The arresting of innocent people, and keeping them inside a prison camp, was a violation of human rights. It is a sad fact that crimes were committed against these people inside the camp and at the construction site. Most of the stories told in this book were presented by eyewitnesses: survivors.
Physical abuse, through the SS, Kapos and some of the Organization Todt personnel happened on a daily basis. There was also a form of "official punishment" which included twenty-five hits with a hard stick among others. Generally, the Rapportfuehrer applied for permission to punish an inmate at the camp commander. Once given, the task of punishing an inmate was given to either the camp elder or block elder. Often, the punishment was carried out on Sunday with all camp inmates present and forced to watch.
Ex-inmate Sandberg tells of an incident that occurred at the Waldlager. An inmate arrived late at roll call and was severely beaten until he wasn’t screaming anymore: the man was dead. Guards were ordered to shoot at inmates that tried to flee. On a December 7, 1944 an SS guard shot the inmate Samuel F., who was trying to flee. Twenty days later, on December 27, an SS guard shot another prisoner who came from the Zangberg camp. The man had been out begging in the local area. During clean-up operations at the Muehldorf train station, a prisoner was shot on the spot after a guard spotted him taking a can of tobacco from a train. A Waldlager inmate lost his life when he was caught eating potatoes from the potato storage shed. He was killed on the spot. On September 21, 1944, seven Italian forced laborers were arrested on the grounds that they refused to work. They were presumably sent to Munich-Stadelheim where they were put to death.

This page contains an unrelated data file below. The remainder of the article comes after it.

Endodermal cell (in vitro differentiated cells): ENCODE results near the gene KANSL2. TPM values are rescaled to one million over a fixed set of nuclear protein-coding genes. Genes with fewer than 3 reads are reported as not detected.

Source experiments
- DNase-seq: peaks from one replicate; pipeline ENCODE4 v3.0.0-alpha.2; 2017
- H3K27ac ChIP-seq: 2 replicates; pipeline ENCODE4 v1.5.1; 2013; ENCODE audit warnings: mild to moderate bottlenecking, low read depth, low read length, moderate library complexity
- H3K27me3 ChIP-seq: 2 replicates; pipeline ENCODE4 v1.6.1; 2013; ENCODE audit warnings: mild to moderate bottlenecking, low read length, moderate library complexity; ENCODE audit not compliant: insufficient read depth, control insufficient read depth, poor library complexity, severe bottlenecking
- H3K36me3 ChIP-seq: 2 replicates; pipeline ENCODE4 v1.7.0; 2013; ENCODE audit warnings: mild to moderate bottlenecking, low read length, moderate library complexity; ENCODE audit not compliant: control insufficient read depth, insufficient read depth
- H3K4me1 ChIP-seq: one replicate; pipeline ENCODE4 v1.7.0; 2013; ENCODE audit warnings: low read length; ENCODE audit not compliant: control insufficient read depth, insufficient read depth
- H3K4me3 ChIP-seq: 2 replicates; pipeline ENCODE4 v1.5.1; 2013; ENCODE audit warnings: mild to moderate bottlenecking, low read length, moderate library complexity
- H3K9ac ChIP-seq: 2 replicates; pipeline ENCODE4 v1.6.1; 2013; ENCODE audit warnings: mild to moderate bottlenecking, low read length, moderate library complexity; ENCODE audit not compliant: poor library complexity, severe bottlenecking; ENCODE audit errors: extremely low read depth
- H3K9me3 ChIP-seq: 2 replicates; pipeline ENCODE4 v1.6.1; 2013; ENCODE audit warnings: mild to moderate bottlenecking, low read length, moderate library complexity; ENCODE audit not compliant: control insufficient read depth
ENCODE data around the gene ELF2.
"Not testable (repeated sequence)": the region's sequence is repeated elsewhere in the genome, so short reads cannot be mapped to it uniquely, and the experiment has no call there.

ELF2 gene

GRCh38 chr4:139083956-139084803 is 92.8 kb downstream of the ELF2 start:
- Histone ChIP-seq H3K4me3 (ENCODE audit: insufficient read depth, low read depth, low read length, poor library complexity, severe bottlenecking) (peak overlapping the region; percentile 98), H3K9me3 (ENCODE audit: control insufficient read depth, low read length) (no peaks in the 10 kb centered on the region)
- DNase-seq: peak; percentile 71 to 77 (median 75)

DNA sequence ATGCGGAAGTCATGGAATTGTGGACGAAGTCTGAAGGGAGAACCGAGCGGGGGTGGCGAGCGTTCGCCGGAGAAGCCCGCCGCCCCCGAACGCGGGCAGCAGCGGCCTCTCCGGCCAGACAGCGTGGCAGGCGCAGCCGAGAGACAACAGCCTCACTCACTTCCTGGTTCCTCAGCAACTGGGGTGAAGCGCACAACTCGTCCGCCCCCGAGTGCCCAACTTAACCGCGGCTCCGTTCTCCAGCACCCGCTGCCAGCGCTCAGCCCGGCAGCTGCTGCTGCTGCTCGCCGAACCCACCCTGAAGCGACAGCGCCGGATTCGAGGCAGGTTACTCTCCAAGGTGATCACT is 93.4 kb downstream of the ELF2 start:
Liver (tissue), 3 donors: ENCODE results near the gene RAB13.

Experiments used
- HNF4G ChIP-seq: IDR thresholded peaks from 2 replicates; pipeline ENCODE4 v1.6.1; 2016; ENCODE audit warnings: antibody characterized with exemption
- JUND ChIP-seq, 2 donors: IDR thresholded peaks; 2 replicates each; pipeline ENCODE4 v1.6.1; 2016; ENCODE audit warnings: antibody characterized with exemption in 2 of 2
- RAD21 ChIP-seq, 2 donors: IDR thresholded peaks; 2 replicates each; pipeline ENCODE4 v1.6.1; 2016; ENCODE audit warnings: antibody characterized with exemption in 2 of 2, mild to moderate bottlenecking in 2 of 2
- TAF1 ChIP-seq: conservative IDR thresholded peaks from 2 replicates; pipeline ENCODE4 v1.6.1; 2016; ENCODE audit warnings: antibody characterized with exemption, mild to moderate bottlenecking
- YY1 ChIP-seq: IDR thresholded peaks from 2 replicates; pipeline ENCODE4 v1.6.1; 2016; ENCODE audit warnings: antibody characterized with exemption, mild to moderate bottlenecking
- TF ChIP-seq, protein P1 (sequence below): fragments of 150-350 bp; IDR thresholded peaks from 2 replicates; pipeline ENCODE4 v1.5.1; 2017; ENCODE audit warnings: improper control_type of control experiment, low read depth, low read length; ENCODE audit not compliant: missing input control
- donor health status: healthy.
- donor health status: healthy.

Camp Mittergars was known as a death camp. More inmates were killed through human brutality than from typhus. At fault were particularly brutal camp elders as well as the commander, a man named Kirsch. Kirsch was so sadistic; he apparently killed an inmate after a night roll call with an ax.
Worse than the SS, according to eyewitness testimonies, were the camp elders, block elders and the Kapos. The Kapo "L" as considered an especially brutal man who punched and beat as he pleased. He was a recurring criminal and had been arrested since 1934. Many lives were taken by him. During roll call, he would beat inmates and enjoyed hanging them by their feet. His main area of terrorization was the main construction site.
Eyewitness "K" claims to have transported many bodies to their graves as part of a funeral commando. The degree of brutality was plainly visible on the bodies. Many of the bodies were covered in blood, showed severe head wounds and many had broken bones.
Another eyewitness account claims that his cousin was brutally murdered by Kapo "L" with a shovel, which decapitated the unfortunate man. Such murders were ignored and tolerated by the SS who wrote the deaths down as "construction accidents". The transfer of such brutal Kapos was common practice as they were expected to brutalize inmates.
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